Imagine a pristine forest where the the royal Bengal tiger hunts openly, where Irrawaddy dolphins and Ganges river dolphins swim freely, where green frogs hop around and Indian Skimmer chirps melodiously. Now add to your image the smoke from chimneys of a 1320 MW coal power plant, add the mercury from hundreds of thousands tons of fly ash leaching into the stream, and the oil and coal spills from 400 boats crossing each day the river where dolphins swim; now cut down the forest where frogs hop and birds sing…. This, my friend, is soon to be the reality of Sundarbans, the largest remaining mangrove forest on planet Earth:
This Ramsar and World Heritage site holds nearly 400,000 ha of mangrove forest that encompass the largest habitat of the Bengal tiger, being also the only mangrove forest where tigers are found. The fauna and flora composition of the Sundarbans is very rich and diverse. Sundarbans is home to 693 species of wildlife, including 210 fish and 315 bird species.
Any threat to mangroves pose threat to millions of lives dependent on it, but NTPC India, under Bangladesh-India Friendship Power Company (Pvt) Ltd is building a 1320 MW power plant in an area in an area located 5km away from the Mongla Sea Port and 4 km away from the buffer zone of the Sundarbans.
Close to 4 million people live in and around Sundarbans, many of them are farmers or fisherfolk, and another 2 million of the country’s southern parts are directly or indirectly dependent on the mangrove forest. Mangroves act as a natural barrier to cyclones, tidal bores and salinity ingression and protect the densely populated agricultural areas to its north. Products such as fish, thatching materials, honey, beeswax or shells are also harvested in this forest.
In contrast with the millions currently dependent on the rich natural resources of the mangrove forest, the power plant with a projected life of 25 years will only offer temporary construction jobs to 4000 people and employ 600 technically skilled people during its operation –although most of the locals do not have the educational background or technical skills required for these jobs.
In January 2012 the government acquired 1,834 acres of land and initial construction has begun on 400 acres of land. Many landowners organized themselves to resist the acquisition, however the government crushed their movement through violence and intimidation tactics. Many false cases were filed against innocent farmers, many were beaten while trying to save their ancestral land. In March 2016 various social movements in Bangladesh organized a Long March to show their resistance to the project. Their peaceful march was also disturbed by the presence of armed forces.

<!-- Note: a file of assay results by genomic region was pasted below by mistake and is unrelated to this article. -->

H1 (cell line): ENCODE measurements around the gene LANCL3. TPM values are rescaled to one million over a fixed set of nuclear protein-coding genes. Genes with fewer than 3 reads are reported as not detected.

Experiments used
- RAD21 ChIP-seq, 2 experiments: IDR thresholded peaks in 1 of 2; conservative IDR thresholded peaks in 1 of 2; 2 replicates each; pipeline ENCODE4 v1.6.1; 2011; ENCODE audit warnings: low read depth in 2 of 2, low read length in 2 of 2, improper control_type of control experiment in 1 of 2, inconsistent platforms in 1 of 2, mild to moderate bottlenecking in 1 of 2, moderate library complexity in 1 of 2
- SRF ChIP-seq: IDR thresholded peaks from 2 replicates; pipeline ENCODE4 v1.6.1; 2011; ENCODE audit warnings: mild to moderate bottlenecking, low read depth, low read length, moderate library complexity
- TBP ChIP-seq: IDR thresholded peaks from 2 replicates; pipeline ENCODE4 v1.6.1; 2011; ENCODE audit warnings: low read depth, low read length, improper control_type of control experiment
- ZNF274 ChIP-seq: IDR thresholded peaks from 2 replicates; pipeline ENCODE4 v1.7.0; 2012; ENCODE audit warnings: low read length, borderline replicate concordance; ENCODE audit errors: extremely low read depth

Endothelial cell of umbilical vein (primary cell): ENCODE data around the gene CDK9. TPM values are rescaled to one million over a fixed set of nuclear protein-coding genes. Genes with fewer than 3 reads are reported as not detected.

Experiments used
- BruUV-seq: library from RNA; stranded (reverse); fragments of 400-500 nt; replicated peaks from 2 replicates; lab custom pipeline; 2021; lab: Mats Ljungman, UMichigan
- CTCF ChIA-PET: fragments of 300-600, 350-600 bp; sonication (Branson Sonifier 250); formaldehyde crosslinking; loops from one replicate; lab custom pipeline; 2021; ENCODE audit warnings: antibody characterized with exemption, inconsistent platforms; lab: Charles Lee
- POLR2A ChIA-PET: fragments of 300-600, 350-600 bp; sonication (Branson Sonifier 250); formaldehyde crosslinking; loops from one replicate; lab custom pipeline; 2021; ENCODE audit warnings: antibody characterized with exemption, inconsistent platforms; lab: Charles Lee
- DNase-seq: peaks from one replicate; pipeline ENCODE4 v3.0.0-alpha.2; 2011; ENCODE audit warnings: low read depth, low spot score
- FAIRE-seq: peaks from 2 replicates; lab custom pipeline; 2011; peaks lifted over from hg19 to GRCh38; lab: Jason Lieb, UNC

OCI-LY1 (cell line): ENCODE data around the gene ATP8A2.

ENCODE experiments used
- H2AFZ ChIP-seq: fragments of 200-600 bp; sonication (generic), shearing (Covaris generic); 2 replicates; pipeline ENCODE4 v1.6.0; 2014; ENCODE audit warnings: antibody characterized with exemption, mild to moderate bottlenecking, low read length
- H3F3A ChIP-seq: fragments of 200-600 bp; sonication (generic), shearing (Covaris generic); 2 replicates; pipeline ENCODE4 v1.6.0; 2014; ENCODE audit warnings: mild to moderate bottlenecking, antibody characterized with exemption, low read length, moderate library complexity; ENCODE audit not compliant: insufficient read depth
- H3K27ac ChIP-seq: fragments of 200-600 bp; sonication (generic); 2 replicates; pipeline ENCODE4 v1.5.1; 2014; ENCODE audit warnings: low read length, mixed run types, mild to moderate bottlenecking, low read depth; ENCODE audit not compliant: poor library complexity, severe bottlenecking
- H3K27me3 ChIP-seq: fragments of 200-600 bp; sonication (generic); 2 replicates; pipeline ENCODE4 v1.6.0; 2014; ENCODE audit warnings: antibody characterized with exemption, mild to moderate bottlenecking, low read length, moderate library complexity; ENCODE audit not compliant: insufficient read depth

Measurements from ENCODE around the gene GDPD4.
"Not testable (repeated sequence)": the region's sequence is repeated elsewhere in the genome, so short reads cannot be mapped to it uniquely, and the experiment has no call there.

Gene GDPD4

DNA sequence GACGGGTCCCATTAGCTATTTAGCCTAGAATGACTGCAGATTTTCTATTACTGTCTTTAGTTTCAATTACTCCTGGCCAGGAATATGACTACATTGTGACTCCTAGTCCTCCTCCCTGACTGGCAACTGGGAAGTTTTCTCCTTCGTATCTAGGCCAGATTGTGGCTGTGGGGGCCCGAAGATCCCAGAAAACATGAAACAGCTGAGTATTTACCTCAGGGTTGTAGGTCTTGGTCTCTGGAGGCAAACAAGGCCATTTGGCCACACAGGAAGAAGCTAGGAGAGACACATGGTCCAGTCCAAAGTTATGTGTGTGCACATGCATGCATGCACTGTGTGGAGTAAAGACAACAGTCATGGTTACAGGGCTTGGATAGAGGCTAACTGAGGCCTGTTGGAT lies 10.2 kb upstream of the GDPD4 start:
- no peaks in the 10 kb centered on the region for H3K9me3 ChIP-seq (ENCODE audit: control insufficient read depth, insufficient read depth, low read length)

In Bangladesh the state is not open to public protesting. Speaking out against the government can represent a serious threat to individual safety. There has been rise in number death of people working on social issues or those who expressed liberal views on social structure of countries. Yet people are risking their lives and resisting this disastrous project. They need support from everyone who cares about future of our planet.
One way of supporting the ground movement is by helping their voices reach out to UNESCO and World Heritage Committee in Paris. The committee visited Bangladesh to asses the damage industrial construction will cause to the World Heritage site. The Bangladesh government resisted UNESCO’s mission visit for more than an year. When they allowed the mission on their land, they did not allow the mission members to interact with locals. They were only taken to limited places and met with people chosen by the government.
In a few days the committee will decide about status of the site, during a meeting on July 10th in Istanbul. Several groups across the world have joined hands to ask UNESCO to include the Sundarbans in their list of “World Heritage sites in danger”. This simple step would confirm the claims of people and organisations about the irreversible damage to the Sundarbans and the people dependent on the forest. It will also send a strong message to Bangladeshi and Indian government that the people and the environment come before coal.
Bangladesh is rushing towards adopting coal as a solution to the increasing demand for electricity, ignoring the fact that around 15 million Bangladeshi homes are already powered by solar home systems. Bangladesh should lead the least developed countries by example, pioneering the solar revolution and exploring other options like wind power — bidding farewell to coal.
You can help the people of Bangladesh to have access to electricity from renewable energy sources. Sign the petition to ask UNESCO to ensure the protection of Sundarbans by declaring it a Site in Danger, and encourage the Government of Bangladesh to replace plans for constructing coal plants with solar home and industrial systems.